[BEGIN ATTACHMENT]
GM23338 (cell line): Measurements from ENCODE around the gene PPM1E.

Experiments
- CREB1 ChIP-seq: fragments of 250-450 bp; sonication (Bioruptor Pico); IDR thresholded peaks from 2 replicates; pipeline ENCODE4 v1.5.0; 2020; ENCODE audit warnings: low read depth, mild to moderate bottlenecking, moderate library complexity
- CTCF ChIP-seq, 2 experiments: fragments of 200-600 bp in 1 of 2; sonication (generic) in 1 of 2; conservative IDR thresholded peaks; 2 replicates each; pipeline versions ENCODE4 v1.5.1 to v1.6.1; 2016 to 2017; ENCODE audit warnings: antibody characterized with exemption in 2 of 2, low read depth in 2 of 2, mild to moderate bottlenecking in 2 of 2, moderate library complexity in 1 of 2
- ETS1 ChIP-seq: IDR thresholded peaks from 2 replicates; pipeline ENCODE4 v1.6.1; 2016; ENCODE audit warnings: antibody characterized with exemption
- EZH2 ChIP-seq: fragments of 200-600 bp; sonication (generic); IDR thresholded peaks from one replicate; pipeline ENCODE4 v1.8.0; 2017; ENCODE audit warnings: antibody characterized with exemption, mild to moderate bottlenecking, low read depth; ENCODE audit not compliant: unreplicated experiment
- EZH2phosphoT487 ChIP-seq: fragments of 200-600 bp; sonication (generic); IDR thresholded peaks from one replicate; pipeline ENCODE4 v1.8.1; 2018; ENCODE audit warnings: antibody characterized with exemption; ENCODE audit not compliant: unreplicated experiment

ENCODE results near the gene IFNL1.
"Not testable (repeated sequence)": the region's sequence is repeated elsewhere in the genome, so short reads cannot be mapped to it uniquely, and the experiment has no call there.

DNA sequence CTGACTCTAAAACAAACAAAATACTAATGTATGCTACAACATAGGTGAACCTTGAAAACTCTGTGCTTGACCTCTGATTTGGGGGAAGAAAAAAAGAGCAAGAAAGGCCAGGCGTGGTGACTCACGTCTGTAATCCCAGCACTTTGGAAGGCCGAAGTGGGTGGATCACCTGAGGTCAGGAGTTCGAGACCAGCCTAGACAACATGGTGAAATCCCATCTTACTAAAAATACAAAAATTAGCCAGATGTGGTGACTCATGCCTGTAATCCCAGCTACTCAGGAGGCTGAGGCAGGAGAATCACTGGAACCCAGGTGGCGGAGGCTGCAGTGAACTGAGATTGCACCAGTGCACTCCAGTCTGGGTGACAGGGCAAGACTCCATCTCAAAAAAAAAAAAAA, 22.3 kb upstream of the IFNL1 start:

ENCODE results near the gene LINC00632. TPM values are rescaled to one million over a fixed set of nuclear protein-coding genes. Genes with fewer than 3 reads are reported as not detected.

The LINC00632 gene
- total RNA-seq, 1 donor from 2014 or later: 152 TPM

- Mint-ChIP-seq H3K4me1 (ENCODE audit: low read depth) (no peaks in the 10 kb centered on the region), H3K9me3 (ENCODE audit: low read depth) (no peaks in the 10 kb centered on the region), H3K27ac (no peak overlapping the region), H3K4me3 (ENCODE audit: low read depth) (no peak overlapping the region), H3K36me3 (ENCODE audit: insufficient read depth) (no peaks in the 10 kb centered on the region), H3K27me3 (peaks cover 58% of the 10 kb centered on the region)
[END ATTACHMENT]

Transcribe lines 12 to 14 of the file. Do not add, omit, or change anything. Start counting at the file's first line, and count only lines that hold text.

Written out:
The LINC00632 gene
- total RNA-seq, 1 donor from 2014 or later: 152 TPM

- Mint-ChIP-seq H3K4me1 (ENCODE audit: low read depth) (no peaks in the 10 kb centered on the region), H3K9me3 (ENCODE audit: low read depth) (no peaks in the 10 kb centered on the region), H3K27ac (no peak overlapping the region), H3K4me3 (ENCODE audit: low read depth) (no peak overlapping the region), H3K36me3 (ENCODE audit: insufficient read depth) (no peaks in the 10 kb centered on the region), H3K27me3 (peaks cover 58% of the 10 kb centered on the region)